What is 'Adire'?
Adire traditionally means ‘tied and dyed’. It is the name for a resist dyed cloth designed and hand-printed by the Yoruba people in Southern Nigeria. Traditionally, the cloth was folded, pleated and tied before dyeing in Indigo to produce lengths of patterned cloth which were then made up into garments.
The fabric was predominantly produced and worn by women. As techniques, trade and materials evolved, the resist methods came to include the use of stencils, starch paste and wax to produce even more interesting motifs and details.
The craftspeople of this particular cloth are known as ‘Adire Masters’.
What makes Adire really special is the intricate designs, which is the result of hand painted work carried out on the fabric.
Perhaps more than any art form, the Adire textile reflects the culture from which they come.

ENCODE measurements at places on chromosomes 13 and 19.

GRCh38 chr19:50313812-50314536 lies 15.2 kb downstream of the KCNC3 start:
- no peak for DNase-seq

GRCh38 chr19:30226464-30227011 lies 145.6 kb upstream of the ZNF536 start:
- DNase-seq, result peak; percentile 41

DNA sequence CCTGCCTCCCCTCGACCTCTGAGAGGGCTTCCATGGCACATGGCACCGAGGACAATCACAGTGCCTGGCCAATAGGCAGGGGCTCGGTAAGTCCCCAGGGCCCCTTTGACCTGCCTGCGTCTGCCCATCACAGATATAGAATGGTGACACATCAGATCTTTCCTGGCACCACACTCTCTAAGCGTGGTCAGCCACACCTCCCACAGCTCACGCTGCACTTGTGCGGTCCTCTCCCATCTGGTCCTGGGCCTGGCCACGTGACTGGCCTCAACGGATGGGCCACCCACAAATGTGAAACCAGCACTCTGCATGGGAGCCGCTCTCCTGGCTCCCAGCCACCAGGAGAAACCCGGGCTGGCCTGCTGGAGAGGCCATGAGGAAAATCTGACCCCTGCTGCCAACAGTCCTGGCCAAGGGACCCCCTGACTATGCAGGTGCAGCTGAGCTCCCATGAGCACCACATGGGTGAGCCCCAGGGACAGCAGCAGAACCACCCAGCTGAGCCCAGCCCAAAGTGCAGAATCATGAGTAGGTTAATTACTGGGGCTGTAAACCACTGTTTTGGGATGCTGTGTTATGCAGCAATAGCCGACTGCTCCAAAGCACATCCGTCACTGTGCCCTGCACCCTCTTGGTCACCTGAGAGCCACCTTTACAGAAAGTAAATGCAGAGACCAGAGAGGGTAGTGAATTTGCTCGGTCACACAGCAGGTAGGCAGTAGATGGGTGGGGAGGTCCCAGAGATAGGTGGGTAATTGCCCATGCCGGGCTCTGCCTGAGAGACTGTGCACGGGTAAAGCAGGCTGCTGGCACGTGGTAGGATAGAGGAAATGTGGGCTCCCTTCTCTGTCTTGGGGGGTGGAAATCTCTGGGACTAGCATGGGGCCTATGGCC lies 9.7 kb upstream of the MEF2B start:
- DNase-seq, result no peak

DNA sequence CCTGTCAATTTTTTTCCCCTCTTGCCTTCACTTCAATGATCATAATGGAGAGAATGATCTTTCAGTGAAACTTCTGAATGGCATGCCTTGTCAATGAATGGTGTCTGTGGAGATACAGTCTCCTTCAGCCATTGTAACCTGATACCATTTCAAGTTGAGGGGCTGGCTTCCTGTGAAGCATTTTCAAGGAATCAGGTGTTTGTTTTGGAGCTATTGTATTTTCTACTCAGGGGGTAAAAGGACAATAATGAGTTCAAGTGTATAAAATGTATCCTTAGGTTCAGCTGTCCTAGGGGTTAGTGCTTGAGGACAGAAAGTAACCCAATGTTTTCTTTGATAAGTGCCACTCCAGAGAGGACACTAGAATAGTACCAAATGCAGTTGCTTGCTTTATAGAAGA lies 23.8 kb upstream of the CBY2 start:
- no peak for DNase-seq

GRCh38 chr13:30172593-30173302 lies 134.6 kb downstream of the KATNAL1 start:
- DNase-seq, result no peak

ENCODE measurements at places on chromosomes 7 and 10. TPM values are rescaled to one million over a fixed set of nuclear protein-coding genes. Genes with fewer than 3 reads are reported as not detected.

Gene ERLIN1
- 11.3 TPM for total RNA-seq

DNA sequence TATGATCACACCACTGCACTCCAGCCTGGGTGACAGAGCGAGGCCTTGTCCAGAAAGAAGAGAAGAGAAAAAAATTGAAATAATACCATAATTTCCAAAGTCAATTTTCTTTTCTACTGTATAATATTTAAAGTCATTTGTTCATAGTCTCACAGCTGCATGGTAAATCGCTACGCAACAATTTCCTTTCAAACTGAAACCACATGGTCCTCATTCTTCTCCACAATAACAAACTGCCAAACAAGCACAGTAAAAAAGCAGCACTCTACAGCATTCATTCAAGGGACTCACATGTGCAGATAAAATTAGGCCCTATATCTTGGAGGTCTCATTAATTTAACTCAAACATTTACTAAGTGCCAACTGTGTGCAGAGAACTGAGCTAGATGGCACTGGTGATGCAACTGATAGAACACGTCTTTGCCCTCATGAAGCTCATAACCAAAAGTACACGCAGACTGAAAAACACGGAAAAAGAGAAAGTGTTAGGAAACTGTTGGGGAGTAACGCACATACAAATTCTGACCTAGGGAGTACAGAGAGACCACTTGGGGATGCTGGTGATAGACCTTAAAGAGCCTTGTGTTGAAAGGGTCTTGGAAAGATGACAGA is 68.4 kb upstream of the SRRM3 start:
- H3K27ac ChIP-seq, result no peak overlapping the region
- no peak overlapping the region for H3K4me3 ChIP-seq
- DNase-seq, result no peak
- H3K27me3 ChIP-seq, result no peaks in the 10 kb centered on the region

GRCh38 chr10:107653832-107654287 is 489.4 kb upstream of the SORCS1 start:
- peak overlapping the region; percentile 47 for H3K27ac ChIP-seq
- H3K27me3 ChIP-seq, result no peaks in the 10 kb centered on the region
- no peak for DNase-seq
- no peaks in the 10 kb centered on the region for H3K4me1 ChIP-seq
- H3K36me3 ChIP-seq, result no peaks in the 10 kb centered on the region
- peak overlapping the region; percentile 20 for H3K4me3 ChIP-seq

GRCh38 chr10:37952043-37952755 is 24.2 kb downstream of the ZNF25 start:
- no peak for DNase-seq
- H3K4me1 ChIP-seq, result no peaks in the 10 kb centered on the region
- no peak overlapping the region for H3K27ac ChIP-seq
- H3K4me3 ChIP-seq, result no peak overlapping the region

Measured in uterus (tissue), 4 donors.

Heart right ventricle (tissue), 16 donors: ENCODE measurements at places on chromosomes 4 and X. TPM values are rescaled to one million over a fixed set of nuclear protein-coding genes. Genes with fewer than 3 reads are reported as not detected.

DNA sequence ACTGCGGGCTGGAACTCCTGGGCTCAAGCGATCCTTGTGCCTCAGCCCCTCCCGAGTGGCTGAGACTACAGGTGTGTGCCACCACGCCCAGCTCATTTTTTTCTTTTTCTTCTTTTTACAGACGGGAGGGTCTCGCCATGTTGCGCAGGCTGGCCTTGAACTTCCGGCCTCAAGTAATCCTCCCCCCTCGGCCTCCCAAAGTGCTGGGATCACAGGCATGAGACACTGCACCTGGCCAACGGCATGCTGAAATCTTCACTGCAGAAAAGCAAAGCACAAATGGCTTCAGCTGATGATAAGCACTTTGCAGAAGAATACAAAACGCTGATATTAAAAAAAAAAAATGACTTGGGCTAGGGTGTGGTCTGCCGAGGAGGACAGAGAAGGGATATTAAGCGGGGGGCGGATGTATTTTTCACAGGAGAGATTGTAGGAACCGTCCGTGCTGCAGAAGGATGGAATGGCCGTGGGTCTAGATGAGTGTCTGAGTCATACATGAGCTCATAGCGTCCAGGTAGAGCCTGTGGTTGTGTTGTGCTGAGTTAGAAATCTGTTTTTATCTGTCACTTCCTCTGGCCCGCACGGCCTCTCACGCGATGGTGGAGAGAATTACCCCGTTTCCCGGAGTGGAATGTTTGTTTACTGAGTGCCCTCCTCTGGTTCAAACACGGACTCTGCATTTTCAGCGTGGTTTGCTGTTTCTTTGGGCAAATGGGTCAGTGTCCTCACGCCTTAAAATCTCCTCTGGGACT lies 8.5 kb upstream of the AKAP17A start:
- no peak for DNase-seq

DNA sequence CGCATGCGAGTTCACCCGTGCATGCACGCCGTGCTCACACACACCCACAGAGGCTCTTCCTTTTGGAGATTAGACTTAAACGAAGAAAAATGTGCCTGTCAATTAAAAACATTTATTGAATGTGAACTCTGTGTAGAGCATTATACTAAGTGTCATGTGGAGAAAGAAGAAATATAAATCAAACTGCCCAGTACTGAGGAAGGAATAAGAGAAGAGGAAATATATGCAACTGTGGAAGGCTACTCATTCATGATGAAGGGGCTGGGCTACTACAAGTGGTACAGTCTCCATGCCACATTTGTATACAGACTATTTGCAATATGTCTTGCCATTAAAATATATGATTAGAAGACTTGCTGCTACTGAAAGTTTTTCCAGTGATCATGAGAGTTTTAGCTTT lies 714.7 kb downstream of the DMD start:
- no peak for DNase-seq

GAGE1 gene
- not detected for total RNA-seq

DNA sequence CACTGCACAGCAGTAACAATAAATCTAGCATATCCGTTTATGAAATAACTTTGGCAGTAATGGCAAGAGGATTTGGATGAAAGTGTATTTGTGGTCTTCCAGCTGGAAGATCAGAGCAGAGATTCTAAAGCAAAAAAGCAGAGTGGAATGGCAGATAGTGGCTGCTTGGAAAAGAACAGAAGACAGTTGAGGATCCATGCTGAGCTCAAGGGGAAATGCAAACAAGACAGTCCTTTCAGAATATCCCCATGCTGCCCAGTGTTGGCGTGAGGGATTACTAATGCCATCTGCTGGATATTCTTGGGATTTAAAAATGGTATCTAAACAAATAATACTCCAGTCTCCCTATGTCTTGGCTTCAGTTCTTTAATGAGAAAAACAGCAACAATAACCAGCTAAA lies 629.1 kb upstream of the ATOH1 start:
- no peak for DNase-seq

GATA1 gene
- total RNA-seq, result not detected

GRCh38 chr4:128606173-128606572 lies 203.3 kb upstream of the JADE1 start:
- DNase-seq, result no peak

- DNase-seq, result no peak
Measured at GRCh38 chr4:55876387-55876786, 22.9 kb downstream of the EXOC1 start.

The motifs and designs are well-represented in various forms and shapes over time. The designs however tell a story of a particular culture from the very past but could have changed over time due to the influence of other cultures and the colonial era.
The patterns are in form of stylised representation of animals, plants, abstract patterns and everyday objects.
Why we love it
There is such a variety of batiks and tie dye, but the most special element of Adire is it’s uniqueness.
Due to the organic and somewhat unpredictable nature of the creation of the textile, no two pieces are exactly the same. With each piece of cloth, you can see the craftsmanship of the person that has created each piece as they either draw the motifs by hand in wax or starch in the case of batik or tied and stitched every single line in the case of Adire or tie dye.
Each piece of Adire textile is truly a work of art.
The Adire Day Dress will be available to pre-order Saturday 19th February at 9am (AEDT).